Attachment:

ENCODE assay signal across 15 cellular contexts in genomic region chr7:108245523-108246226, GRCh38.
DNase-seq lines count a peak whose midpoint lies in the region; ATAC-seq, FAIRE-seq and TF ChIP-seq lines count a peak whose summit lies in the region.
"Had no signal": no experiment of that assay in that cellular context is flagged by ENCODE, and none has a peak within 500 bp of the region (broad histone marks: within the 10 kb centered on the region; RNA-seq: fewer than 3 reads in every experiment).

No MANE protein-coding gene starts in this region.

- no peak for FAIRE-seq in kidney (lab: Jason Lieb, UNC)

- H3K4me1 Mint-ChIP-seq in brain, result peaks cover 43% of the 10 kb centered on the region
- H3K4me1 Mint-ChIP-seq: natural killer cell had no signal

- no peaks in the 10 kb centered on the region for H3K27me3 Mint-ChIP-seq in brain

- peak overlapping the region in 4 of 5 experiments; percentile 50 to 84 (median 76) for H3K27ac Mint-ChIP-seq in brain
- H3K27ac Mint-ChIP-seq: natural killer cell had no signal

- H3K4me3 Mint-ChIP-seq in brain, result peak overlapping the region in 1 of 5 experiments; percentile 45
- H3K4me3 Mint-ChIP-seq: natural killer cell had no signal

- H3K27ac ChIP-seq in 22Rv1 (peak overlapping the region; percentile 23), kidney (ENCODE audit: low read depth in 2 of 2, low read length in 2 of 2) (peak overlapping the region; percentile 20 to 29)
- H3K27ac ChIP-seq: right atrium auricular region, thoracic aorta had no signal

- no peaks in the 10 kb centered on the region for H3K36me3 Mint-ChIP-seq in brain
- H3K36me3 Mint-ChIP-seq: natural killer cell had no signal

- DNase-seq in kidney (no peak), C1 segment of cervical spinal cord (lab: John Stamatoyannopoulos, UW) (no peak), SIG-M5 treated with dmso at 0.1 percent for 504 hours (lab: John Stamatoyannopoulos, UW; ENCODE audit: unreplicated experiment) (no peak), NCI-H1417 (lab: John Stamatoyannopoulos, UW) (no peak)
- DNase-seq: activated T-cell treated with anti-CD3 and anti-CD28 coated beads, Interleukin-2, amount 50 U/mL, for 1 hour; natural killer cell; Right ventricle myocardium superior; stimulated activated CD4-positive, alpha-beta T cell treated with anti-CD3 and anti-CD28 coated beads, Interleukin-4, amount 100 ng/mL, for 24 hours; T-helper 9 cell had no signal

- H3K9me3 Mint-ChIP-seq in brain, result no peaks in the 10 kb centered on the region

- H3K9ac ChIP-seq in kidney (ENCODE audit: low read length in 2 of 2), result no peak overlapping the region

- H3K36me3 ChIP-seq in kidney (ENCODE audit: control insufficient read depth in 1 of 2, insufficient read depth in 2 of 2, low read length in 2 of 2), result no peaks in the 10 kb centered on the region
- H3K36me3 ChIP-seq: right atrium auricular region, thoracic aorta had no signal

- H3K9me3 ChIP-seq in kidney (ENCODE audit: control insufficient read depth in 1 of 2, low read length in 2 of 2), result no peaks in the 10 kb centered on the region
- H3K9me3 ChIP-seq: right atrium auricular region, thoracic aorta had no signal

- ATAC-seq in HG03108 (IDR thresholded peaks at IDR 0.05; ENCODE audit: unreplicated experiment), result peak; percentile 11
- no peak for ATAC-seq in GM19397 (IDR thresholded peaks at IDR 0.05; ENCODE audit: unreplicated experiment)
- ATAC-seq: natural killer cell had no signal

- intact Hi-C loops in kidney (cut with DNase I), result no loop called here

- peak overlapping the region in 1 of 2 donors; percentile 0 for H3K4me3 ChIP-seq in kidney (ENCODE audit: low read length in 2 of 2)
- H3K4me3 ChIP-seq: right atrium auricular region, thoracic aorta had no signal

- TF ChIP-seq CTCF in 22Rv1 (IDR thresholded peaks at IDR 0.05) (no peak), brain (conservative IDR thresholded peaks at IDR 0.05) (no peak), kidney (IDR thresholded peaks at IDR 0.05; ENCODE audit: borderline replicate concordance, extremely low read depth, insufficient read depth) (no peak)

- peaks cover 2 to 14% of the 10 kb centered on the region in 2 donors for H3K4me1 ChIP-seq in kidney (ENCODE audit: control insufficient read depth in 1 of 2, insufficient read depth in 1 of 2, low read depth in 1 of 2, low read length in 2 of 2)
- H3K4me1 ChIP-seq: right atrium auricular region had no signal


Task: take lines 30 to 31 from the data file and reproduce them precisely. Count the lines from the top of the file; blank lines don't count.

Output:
- H3K4me3 ChIP-seq: right atrium auricular region, thoracic aorta had no signal

- TF ChIP-seq CTCF in 22Rv1 (IDR thresholded peaks at IDR 0.05) (no peak), brain (conservative IDR thresholded peaks at IDR 0.05) (no peak), kidney (IDR thresholded peaks at IDR 0.05; ENCODE audit: borderline replicate concordance, extremely low read depth, insufficient read depth) (no peak)